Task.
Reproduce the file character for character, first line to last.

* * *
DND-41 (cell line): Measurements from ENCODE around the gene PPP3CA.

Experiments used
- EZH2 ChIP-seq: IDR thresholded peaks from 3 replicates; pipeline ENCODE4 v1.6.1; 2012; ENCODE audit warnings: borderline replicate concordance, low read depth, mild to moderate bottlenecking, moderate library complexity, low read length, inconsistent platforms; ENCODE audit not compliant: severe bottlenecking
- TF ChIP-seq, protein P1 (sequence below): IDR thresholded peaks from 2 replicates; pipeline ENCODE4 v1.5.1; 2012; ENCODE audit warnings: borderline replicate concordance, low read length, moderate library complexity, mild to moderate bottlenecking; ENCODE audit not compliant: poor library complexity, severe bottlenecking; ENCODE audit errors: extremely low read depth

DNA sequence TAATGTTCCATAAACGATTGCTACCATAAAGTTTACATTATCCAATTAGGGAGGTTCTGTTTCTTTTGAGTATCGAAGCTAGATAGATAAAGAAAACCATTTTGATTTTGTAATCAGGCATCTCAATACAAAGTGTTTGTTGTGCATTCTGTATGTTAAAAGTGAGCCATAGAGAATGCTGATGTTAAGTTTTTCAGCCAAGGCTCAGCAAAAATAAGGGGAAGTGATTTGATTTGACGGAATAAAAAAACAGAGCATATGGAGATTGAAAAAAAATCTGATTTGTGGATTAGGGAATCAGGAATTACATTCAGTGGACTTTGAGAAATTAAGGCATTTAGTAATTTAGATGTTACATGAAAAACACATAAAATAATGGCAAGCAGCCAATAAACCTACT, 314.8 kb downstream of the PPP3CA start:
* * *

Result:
DND-41 (cell line): Measurements from ENCODE around the gene PPP3CA.

Experiments used
- EZH2 ChIP-seq: IDR thresholded peaks from 3 replicates; pipeline ENCODE4 v1.6.1; 2012; ENCODE audit warnings: borderline replicate concordance, low read depth, mild to moderate bottlenecking, moderate library complexity, low read length, inconsistent platforms; ENCODE audit not compliant: severe bottlenecking
- TF ChIP-seq, protein P1 (sequence below): IDR thresholded peaks from 2 replicates; pipeline ENCODE4 v1.5.1; 2012; ENCODE audit warnings: borderline replicate concordance, low read length, moderate library complexity, mild to moderate bottlenecking; ENCODE audit not compliant: poor library complexity, severe bottlenecking; ENCODE audit errors: extremely low read depth

DNA sequence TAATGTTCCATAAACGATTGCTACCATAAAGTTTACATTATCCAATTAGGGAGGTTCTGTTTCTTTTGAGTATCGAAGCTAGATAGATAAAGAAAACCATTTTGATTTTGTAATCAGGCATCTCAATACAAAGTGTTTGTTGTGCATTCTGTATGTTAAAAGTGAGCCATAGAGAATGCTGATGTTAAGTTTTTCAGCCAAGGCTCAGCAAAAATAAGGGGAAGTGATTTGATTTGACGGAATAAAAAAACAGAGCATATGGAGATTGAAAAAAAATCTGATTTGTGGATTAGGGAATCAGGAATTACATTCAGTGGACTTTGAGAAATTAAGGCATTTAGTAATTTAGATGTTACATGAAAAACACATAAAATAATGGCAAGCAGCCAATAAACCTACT, 314.8 kb downstream of the PPP3CA start: